One more thing... We put out multiple piles as well but I am always careful that they are far enough away from each other so that one horse cannot eat off of one pile while pooping or peeing in another pile!



  10. #10
    Join Date
    Jun. 22, 2006
    Location
    SF Bay Area, CA
    Posts
    1,811

    Default

    You guys are great! I feel so much better about my plans. Seems it works well for many of you. Nothing like COTH for instant feedback, too
    ~~~~~~~~~~~~~~~~~~~~~~~
    Equine & Pet Portrait Artist
    www.elainehickman.com
    **Morgans Do It All**



  11. #11
    Join Date
    Dec. 13, 1999
    Location
    Greensboro, NC
    Posts
    35,899

    Default

    Since your general environment will be mostly what my Winter environment is - grass pickings, mostly hay - here's what I do:

    Hard feed is in the morning. While they're eating I put hay out, then ride.

    After I come home, more hay goes out. I only hard feed once a day. I HAVE done it twice a day, but thankfully do not need to do that anymore (one horse needed more food than I wanted to feed at one sitting, but not anymore).

    Easy as that.

    But, they are out unless in for feeding or riding. I put LOTS of hay out, so no worries about empty tummies.

    And yes, LOTS of little piles of hay. I put out usually no less than 12, often 15 or so. 3 horses. It's healthier to make them wander for their forage, and you avoid any food wars.

    I do NOT get up early on weekends just to feed at the same time as I feed during the week They have learned, they don't care, they come to the barn when they see me or when I call, whichever comes first.
    ______________________________
    The CoTH CYA - please consult w/your veterinarian under any and all circumstances. - ET



  12. #12
    Join Date
    Apr. 28, 2000
    Posts
    1,190

    Default

    Quote Originally Posted by goosehollowfarm View Post
    Hi,

    Our vet told us specifically to vary the feeding times little by little so that you can have a comfortable window in which to feed (in case you need to stop at the store, or grab a bite to eat on your way home). He says doing it little by little will not upset your horses and they will then be accustomed to being fed in a window of time, rather than an exact time. This keeps your horses happy and they won't get anxious if they do not get fed at exactly the same time every day.

    We give extra hay if the weather is going to be too cold, both evening and morning. We will give a bit of extra hay in the morning if we know we will be later in the evening.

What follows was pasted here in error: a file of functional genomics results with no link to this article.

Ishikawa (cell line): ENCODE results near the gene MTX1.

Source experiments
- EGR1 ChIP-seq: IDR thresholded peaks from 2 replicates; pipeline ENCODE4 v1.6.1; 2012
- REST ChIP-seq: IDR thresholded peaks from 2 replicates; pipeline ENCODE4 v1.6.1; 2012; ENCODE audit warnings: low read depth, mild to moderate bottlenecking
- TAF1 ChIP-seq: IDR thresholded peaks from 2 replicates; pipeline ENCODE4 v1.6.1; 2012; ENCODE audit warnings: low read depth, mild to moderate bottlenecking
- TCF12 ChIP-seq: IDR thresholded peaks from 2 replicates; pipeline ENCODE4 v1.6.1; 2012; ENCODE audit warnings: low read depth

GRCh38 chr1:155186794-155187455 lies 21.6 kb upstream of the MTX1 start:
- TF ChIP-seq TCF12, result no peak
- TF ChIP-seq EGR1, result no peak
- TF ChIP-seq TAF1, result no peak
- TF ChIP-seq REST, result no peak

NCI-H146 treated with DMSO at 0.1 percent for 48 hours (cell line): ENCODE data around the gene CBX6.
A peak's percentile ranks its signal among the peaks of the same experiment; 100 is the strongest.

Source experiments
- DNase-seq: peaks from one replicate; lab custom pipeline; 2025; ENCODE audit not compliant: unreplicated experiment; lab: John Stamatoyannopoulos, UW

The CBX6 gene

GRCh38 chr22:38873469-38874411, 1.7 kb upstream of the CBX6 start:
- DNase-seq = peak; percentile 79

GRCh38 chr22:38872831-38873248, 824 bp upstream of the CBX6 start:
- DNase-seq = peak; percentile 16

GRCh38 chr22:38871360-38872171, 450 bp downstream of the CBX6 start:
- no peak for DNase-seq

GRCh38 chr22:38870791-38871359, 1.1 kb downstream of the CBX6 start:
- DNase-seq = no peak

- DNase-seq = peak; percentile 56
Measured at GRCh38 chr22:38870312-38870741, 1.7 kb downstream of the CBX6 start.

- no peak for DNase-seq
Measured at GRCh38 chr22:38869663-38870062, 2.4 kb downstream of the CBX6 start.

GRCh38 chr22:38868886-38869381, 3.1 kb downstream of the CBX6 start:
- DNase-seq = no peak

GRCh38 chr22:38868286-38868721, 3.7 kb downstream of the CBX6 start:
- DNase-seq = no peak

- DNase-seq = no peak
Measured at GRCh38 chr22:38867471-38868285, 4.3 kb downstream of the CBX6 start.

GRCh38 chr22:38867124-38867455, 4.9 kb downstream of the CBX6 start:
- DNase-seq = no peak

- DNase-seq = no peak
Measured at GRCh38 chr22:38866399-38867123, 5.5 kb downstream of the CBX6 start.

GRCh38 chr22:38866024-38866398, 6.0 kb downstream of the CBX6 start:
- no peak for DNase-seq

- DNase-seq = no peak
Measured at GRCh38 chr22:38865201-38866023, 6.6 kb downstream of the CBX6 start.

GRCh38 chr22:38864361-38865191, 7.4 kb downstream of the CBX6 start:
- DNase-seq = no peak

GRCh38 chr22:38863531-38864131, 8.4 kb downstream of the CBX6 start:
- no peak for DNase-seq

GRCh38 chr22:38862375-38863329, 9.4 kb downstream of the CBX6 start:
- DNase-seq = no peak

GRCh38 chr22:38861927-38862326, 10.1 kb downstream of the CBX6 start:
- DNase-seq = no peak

Yes!!!



  13. #13

    Default

    Mine are pretty comfortable eating anywhere from 6am to 10am and again in the afternoon from 4pm to 8pm. Variation is good. I used to be pretty rigid and feed them within an hour but I also had colics when the schedule got off. Made horse showing a joke too because the dinner bell would start going off in the middle of the class- talk about a temperment change. I usually turn them out when I feed in the morning but sometimes can make it back to turn them out mid-morning. They always go out with hay b/c I don't have much grass. I do lots of piles of hay so they can at least move from pile to pile for exercise. I do keep hay around edge of field so that they don't trash as much of it while running.
    "are you yawning? You don't ride well enough to yawn...I can yawn, because I ride better than you, Meredith Michael Beerbaum can yawn, you, not so much..." George Morris in Camden, SC



  14. #14
    Join Date
    Mar. 26, 2005
    Location
    Back to Normal.. or as close as I'll ever get
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    9,606

    Default

    They'll be fine.
    You can toss a few flakes out for them to "graze" on while you're at work.
    As long as they have water available noone will suffer.

    I feed at 6A (so I have some time to get ready for work w/o rushing).
    The next feed is when I get home - usually around 5:30-6P, but they have been fine if I stop somewhere and feed later.
    I do toss a couple flakes each out for them to work on while I'm gone since it is Winter here and nothing is growing in the pastures.

    Latest I ever fed dinner was 11P - horrid traffic coming home on a weekend.
    I stressed, they were out on pasture and could have cared less.

    I've fed as early as 4A when I had to be somewhere.

    Lately when we had a stretch of below-zero temps, I got into the habit of going out again around 9-10P for a tuck-in flake.
    As soon as I have pasture available that will stop.

    Although barncat kind of looks forward to her lapnap while I'm out there...
    *friend of bar.ka*RIP all my lovely boys, gone too soon:
    Steppin' Out 1988-2004
    Hey Vern! 1982-2009
    Cash's Bay Threat 1994-2009



  15. #15
    Join Date
    Jul. 20, 2004
    Posts
    1,808

    Default

    I'm a full-time worker who does rotating shifts, married to a farmer who works long hours during certain times of the year.

    My horses have gone 24 hours between feedings before.

    Horses who are out 24/7, have access to some type of forage (pasture, hay, round bale, etc) and water are amazingly resilient and low-maintenance.

    I too use my stalls in a run-in configuration as I don't have time to muck daily. You have to prioritize. Mine have never had a regular feeding routine and don't seem to suffer for it. Again I think the key is turnout, access to some type of forage and always fresh water. The rest is kind of just a luxury.

    I have improved and irrigated pastures and found that during a few months last year I had to cut grain feedings altogether, which was really nice as my barn routine was about 30 seconds....count horses and check water.



  16. #16
    Join Date
    Dec. 13, 1999
    Location
    Greensboro, NC
    Posts
    35,899

    Default

    Quote Originally Posted by meaty ogre View Post
    My horses have gone 24 hours between feedings before.